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University Library, University of Illinois at Urbana-Champaign

Digital Historian Series: Using Digital Tools for Archival Research: Taking Pictures

This guide is for scholars interested in using digital photography in their archival research.

Taking Pictures

Some of the most basic elements for taking good pictures in archives are making sure you have a stable camera, making sure what you photograph is flat, and making sure you have enough light.

Remember: you probably do NOT need to buy a lot of expensive equipment; what you already have will work. Many universities, including the University of Illinois, have tripods and other equipment to rent, and some departments are willing to purchase equipment for their students. Keep in mind, however, that some archives will not allow tripods or additional lighting.


Be sure to also read the Camera page for suggestions on what features to use for good picture quality and what to look for in a camera.

Stabilize Your Camera

A heavier camera may need more elaborate stabilization efforts than a lightweight "point and shoot". If you know you have a somewhat unsteady hand, you may want to use some stabilization method.

Tripod / Copy Stand

Tripod

  1. Make sure your tripod and camera are compatible.
  2. Make sure your tripod can point straight down, so that you can photograph a document lying flat on a table.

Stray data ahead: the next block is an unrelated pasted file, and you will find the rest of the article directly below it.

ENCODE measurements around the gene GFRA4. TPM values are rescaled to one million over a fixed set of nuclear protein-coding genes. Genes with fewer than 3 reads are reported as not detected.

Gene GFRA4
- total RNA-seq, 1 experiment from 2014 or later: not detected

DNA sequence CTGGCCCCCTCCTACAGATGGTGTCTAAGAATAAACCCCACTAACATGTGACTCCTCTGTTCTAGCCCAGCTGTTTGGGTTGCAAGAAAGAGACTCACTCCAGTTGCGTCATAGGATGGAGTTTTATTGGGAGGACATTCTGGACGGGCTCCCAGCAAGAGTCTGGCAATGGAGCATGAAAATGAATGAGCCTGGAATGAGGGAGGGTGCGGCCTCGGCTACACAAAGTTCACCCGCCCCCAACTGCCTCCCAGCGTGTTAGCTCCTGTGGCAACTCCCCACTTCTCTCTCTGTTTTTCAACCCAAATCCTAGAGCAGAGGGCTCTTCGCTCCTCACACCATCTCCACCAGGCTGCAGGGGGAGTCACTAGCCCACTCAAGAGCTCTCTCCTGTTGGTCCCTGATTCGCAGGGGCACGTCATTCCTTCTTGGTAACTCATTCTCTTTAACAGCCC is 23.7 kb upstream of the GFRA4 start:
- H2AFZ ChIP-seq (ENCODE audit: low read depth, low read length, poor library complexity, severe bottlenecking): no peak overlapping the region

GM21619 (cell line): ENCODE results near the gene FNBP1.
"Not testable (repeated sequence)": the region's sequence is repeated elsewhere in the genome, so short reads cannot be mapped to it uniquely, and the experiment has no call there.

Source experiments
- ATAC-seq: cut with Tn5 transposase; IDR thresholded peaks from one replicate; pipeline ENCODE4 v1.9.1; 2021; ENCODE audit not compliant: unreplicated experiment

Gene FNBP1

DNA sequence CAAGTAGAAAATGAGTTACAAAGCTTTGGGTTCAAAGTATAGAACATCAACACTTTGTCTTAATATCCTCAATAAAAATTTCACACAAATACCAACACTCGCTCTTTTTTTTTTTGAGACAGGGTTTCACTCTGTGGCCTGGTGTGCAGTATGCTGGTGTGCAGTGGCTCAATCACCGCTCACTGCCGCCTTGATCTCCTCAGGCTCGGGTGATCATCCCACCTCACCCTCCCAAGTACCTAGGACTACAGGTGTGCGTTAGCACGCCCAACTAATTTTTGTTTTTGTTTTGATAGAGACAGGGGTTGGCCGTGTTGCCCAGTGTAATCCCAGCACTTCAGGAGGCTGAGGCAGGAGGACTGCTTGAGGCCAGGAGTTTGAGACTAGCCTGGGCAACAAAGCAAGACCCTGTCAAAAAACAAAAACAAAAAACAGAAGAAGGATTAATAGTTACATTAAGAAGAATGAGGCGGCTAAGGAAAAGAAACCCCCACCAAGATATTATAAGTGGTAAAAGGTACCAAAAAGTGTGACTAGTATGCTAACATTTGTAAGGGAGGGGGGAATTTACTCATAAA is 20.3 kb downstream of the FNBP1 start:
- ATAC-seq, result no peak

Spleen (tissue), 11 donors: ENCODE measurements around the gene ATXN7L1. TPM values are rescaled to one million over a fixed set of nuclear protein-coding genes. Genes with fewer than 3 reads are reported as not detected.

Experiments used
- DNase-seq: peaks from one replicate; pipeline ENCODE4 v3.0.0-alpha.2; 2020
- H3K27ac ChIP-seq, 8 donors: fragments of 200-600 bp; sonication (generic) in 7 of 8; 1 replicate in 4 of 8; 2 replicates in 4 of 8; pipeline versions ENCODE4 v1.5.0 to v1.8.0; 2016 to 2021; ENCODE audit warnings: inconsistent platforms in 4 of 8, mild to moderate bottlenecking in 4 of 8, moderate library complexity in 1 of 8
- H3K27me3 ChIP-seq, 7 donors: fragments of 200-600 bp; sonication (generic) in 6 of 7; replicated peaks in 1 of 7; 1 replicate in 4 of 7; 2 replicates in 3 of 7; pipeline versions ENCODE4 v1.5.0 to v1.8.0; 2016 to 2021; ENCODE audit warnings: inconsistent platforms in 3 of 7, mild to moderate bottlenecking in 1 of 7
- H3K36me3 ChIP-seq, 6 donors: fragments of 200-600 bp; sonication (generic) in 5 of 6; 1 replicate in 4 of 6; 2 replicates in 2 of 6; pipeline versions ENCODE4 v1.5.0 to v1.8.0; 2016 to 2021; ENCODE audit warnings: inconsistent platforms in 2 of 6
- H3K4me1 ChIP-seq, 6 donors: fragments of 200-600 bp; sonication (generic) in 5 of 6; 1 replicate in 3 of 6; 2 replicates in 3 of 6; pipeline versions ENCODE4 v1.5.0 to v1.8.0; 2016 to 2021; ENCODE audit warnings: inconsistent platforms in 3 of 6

• A tripod (for example: Giottos 'professional' series) has a column that moves up and down and also cantilevers to any angle so you can easily place two legs of the tripod against the table and have the column extend over the table so you can point the camera straight down over the book.
  • Tripod review: http://jimdoty.com/learn/acc/tripods1/tripods1.html

Copy stand

  1. Professional copy stands are typically expensive. However, many companies are beginning to offer flexible smartphone and tablet holders that can be used as a copy stand.
  2. Advantage over many tripods is that the documents lie flat under the camera.

Other Methods

Do-it-yourself camera stabilizers for when you need to steady your hand, but can't use or afford a tripod.

  1. String, Bolt, and Weight DIY (Under $1 and portable) -- see video below.
  2. "Monkey Arm" Another DIY tripod alternative
     

Remote or shutter release, so pressing the button does not jar the camera

  1. Some SLR cameras come with a remote, and most camera manufacturers sell a shutter release switch that is compatible with their cameras. These range greatly in price.
  2. If you are adventurous, there are several websites that explain how to build your own shutter release. Two examples:

Item Needs to Be Flat

  1. When using bound volumes, pages of the book should lie perfectly flat regardless of what page the book or periodical is open to
    • Use book beanbag weights or string weights provided by the archive to flatten the page
    • To avoid stressing the binding, place some foam blocks of varying thickness under each half of the book to make the pages equal heights
    • Note: be very careful not to damage the pages or book by using too much weight or handling it improperly.
  2. Non-glare Plexiglas may be useful to place over page, if the archive allows it.
    • More often than not, the use of weights is enough. Experiment with your equipment to see if it is needed.
  3. To avoid "ghosting" (or words/etc from the back of the page showing through), place a piece of black paper behind the page you are photographing.

Light Source

  1. In most archives, flash photography is not allowed. You may inquire if you are allowed to bring a lamp.
  2. If a lamp is not an option, you may have to use a long shutter speed, heightened ISO, and the ambient light in the room.
    • Note: Using this option without a tripod is not recommended. Your pictures will be blurry.

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